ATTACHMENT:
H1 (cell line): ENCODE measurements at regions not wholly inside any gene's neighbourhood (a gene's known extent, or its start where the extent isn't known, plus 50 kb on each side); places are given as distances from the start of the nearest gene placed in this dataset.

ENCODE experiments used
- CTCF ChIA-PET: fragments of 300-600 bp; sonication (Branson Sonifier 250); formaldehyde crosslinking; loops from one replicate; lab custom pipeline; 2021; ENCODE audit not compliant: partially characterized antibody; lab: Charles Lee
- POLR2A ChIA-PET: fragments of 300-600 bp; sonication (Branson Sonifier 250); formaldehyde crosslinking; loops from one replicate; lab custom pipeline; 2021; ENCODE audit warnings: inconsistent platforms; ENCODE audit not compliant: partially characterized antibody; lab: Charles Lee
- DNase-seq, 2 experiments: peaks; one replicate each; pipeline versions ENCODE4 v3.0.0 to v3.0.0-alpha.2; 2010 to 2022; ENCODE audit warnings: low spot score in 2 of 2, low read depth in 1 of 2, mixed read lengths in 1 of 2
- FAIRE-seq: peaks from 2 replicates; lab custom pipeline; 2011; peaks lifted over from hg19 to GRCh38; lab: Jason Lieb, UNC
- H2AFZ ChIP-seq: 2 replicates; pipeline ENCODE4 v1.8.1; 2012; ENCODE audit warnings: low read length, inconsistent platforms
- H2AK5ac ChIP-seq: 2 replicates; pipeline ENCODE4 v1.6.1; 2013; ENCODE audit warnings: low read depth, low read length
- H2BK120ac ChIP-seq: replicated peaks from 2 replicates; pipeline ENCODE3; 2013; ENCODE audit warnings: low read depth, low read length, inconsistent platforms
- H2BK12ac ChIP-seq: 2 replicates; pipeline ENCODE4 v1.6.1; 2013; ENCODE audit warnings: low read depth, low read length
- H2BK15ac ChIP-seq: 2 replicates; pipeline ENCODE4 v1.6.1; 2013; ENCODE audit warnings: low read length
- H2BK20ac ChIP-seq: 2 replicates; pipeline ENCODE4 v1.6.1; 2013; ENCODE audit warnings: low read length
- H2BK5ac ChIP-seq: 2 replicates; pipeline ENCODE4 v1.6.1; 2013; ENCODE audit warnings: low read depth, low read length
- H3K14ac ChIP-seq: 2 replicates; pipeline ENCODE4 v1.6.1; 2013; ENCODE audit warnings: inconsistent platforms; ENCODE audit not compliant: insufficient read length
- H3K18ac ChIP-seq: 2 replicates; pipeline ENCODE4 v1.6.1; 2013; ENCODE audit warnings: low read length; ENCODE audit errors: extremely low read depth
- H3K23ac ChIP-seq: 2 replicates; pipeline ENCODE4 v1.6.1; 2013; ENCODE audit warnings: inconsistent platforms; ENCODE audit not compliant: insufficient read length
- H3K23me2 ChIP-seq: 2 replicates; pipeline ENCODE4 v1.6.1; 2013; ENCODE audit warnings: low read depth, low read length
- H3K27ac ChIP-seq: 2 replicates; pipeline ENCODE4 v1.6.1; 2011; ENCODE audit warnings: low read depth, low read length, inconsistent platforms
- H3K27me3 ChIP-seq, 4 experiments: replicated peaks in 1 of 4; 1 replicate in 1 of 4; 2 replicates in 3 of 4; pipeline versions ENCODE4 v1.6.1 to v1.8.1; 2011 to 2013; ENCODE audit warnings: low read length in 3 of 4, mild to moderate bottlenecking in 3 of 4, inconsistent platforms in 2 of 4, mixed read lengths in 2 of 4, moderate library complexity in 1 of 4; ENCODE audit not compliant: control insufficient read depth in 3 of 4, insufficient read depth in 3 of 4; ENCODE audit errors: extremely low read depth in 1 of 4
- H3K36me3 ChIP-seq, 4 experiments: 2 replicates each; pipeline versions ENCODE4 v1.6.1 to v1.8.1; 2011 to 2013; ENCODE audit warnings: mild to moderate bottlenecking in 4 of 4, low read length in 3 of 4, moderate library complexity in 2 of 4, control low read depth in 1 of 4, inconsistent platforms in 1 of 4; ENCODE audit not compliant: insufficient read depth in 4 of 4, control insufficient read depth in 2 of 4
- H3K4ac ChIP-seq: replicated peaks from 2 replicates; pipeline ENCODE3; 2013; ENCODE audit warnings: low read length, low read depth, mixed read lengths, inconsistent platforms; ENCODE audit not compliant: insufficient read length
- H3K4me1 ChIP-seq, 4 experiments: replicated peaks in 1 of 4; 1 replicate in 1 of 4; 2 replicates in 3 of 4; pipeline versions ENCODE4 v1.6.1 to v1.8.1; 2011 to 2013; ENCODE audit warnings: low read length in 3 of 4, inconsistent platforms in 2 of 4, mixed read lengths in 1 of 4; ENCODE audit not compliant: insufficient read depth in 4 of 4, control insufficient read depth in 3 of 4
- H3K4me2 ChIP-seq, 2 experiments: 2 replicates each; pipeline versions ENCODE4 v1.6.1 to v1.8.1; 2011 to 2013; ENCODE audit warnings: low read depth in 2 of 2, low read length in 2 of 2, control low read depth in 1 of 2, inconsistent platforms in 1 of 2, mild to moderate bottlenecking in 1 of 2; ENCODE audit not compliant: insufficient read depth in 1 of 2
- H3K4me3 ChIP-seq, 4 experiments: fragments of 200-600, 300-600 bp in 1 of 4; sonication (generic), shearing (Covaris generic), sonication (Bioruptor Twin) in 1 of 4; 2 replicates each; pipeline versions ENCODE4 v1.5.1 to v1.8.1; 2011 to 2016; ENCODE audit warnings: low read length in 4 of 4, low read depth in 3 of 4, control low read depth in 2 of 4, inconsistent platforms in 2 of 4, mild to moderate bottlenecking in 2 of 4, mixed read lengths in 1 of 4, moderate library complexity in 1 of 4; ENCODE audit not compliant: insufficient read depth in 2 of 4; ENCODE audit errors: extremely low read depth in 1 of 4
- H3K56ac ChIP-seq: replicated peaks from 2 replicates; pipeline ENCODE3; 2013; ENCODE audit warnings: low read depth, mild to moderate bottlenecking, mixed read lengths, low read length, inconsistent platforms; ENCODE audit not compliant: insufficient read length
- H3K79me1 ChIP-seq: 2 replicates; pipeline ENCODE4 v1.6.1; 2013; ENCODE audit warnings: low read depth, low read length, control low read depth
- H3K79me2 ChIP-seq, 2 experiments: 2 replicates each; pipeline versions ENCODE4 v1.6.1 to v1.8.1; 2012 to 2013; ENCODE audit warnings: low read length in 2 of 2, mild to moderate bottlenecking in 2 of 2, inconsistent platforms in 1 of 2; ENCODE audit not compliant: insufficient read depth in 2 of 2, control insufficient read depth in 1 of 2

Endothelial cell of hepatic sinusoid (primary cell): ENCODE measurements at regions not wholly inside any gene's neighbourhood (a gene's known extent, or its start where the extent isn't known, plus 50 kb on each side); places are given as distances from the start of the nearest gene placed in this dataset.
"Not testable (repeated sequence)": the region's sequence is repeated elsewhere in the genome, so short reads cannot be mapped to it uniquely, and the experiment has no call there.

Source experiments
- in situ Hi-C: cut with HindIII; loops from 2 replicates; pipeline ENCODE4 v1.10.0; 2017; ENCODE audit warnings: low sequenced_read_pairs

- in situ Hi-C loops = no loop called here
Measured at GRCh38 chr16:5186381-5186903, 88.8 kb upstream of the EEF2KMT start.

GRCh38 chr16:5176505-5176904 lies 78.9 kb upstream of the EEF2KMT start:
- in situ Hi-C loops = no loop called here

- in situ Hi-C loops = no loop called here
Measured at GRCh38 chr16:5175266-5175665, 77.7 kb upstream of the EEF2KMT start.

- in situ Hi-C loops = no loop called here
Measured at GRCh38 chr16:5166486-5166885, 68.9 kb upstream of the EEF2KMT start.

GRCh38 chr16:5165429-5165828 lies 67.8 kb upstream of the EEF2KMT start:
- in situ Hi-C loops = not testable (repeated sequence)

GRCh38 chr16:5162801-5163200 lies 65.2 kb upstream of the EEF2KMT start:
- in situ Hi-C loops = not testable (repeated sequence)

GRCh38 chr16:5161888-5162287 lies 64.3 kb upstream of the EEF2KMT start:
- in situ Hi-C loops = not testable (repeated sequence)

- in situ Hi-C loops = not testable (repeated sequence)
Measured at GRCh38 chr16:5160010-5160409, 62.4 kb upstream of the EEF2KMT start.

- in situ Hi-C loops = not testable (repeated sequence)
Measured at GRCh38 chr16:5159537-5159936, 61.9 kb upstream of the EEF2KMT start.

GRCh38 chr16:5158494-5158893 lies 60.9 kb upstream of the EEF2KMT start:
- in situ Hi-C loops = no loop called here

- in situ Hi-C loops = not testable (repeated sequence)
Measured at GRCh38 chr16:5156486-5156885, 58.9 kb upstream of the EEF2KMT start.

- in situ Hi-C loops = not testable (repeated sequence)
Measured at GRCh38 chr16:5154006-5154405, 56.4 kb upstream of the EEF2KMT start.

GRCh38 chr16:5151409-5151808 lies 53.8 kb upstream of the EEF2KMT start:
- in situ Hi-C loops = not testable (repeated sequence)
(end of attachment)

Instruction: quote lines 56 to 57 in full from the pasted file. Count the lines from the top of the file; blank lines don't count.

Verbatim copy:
GRCh38 chr16:5151409-5151808 lies 53.8 kb upstream of the EEF2KMT start:
- in situ Hi-C loops = not testable (repeated sequence)